The Hamad bin Khalifa Symposium on Islamic Art, organized by Sheila S. Blair and Jonathan M. Bloom, is a leading international conference on Islamic art and culture. It is co-sponsored by Virginia Commonwealth University School of the Arts, VCUQatar and the Qatar Foundation. Previous symposia were held in Richmond, Virginia in 2004 and in Doha, Qatar in 2007. The third biennial symposium, And Diverse Are Their Hues: Color in Islamic Art and Culture, will be held in Córdoba, Spain, November 2-4, 2009.
For those of you interested in studying Islamic Art in more detail and depth, the Hamad Bin Khalifa Symposium on Islamic Art offers a great chance to interact with scholars and artists in the field. Register now!
Earlier this year I had the opportunity to meet Sanaa Boutayeb Naim, a Moroccan filmmaker who lives here in Washington, DC. In the fall of 2008 she produced a documentary feature about master calligrapher Mohamed Zakariya, and kindly allowed me to feature the video on the CalligraphyQalam.com blog. In this 11-minute documentary, Mohamed Zakariya offers insight into the art of Arabic script calligraphy. I’m sure you’ll enjoy watching.
The Kennedy Center is currently hosting a three-week festival called Arabesque: Arts of the Arab World (February 23-March 15, 2009). The festival includes music, dance and theatre events, as well as exhibits by contemporary artists.
I visited the festival last Saturday, and was excited to see the work of two calligraphers displayed. Hassan Massoudy is an Iraqi artist who lives in France. He uses a large brush and vibrant colors to create his calligraphic art. His work was exhibited at the Kennedy Center in a 3-sided multimedia display, featuring examples of his art and video footage of him creating calligraphy.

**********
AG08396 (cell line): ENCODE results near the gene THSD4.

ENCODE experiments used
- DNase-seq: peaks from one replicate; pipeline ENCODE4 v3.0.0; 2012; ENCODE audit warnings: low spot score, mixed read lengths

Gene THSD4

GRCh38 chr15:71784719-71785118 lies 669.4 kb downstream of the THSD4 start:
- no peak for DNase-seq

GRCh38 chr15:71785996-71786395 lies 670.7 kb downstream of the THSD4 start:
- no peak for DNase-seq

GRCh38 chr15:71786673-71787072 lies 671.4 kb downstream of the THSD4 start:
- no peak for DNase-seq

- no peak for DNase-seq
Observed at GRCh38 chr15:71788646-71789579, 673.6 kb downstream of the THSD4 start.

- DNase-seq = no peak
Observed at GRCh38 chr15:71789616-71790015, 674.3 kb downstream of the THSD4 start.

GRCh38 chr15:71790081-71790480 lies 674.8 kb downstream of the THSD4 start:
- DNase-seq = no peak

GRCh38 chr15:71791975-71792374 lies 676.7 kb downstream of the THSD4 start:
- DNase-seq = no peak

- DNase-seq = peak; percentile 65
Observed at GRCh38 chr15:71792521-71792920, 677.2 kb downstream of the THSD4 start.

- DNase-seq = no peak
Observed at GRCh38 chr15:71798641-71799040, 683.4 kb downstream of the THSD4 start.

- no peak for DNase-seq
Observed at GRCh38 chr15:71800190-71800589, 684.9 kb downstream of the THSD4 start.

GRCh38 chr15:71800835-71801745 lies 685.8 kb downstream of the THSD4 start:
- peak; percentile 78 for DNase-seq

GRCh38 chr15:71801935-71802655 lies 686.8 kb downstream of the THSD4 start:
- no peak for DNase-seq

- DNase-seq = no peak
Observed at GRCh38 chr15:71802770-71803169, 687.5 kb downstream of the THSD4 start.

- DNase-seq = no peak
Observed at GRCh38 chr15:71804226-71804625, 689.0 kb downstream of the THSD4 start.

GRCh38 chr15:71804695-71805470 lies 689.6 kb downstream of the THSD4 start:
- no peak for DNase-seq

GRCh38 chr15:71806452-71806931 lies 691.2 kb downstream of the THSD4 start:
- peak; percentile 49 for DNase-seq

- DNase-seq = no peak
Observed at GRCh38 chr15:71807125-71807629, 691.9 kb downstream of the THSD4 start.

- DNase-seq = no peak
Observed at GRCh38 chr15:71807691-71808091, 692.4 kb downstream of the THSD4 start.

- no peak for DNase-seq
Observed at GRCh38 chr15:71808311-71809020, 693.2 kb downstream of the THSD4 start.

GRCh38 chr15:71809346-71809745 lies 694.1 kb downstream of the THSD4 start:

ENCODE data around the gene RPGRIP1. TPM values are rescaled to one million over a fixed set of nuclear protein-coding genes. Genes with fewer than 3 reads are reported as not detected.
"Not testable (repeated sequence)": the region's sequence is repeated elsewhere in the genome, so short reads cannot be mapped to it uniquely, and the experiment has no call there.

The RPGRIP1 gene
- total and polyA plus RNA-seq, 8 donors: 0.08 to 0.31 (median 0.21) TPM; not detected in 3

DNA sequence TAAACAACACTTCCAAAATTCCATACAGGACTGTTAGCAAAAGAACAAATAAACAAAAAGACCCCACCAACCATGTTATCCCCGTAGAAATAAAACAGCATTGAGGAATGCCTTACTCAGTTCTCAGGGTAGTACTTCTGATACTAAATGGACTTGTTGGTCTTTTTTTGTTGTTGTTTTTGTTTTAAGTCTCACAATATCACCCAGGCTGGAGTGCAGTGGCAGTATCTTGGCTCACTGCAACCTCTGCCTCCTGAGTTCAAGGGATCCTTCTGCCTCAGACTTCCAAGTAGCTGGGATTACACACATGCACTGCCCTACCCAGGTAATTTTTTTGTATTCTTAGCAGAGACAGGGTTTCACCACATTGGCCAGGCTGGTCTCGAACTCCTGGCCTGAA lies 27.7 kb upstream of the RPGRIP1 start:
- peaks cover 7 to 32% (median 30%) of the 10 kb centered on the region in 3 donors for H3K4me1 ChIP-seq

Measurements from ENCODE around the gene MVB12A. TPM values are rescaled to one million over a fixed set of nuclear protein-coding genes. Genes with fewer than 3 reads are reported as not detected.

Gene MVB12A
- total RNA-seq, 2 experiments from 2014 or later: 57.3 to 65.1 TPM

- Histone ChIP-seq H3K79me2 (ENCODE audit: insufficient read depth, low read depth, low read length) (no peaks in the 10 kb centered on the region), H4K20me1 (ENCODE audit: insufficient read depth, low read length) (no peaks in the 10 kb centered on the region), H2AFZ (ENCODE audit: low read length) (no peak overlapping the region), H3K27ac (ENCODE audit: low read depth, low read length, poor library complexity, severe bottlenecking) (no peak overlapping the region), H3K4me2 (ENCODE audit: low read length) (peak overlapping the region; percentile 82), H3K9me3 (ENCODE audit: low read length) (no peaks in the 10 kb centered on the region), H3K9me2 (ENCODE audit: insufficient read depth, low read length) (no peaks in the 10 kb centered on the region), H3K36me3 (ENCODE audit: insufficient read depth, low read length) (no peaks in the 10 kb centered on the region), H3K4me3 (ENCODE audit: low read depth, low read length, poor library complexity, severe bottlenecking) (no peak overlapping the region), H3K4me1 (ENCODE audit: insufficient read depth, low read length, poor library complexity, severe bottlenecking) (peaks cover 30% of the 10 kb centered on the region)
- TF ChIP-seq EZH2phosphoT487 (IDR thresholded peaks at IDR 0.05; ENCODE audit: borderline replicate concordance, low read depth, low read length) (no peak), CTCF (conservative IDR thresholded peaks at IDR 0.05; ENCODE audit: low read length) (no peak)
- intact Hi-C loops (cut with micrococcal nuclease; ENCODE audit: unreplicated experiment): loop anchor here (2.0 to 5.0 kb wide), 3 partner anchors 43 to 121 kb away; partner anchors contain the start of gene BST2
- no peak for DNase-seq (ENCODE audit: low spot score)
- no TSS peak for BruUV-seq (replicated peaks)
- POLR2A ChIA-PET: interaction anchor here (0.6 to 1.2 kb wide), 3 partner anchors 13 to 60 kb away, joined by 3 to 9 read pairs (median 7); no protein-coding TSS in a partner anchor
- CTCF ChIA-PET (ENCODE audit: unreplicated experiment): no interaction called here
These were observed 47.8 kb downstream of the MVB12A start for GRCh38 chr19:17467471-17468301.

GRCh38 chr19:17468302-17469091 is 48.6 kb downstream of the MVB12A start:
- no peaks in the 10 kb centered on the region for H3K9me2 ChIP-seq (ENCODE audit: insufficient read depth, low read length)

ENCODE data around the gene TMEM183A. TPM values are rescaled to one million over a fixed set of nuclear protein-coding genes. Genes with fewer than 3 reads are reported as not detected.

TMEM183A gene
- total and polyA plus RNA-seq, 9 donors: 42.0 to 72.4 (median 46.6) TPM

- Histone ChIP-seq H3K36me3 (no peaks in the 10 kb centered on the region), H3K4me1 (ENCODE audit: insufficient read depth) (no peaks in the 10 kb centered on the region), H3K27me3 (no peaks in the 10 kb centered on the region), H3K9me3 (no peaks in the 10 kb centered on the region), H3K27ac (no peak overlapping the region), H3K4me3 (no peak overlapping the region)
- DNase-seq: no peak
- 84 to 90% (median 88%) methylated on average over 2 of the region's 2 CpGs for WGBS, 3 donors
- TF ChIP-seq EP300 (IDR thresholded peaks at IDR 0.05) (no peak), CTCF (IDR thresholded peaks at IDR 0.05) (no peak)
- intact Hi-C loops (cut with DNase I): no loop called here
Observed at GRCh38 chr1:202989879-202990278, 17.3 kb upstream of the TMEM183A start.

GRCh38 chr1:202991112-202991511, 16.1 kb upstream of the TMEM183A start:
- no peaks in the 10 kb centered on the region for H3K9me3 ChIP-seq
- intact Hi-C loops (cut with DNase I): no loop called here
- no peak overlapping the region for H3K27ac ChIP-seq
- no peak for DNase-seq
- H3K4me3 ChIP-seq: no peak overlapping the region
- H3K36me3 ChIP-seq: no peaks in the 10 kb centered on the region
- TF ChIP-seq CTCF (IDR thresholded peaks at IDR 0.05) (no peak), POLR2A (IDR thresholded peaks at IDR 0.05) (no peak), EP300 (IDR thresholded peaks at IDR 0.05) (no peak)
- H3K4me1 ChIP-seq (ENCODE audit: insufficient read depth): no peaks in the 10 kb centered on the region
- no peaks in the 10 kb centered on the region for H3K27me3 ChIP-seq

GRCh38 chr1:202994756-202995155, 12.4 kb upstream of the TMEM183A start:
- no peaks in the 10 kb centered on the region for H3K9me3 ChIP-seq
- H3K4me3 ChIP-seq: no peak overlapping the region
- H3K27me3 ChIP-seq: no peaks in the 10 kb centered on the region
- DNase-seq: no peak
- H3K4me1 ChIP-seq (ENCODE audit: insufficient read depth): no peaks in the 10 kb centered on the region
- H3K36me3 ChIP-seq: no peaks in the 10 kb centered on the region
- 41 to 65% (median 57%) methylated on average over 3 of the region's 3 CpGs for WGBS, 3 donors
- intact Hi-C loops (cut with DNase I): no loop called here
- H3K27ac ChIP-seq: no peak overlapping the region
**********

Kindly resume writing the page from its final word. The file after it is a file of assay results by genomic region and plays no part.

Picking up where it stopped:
Hassan Massoudy Calligraphy
Farah Behbehani is a graphic designer and calligrapher from Kuwait. For her masters’ thesis, she created a series of calligraphic illustrations based on a classic Sufi poem, The Conference of the Birds. Each illustration was accompanied by a decoding system which she describes as, “designed to make Arabic calligraphy more accessible for non-Arabic readers.” The spread below is from her book, which can be ordered from Amazon.com.
I found this interesting experimental video called “Iqra’a” on YouTube the other day. The creator of the video says that he wanted to create a short animated piece that generated awareness among children about the beauty and importance of calligraphy and the Arabic language. The name “Iqra’a” is taken from the first word spoken to the Prophet Mohammed — “read!”
While the piece definitely highlights the importance of the written word in Islamic culture, I also liked its lightheartedness.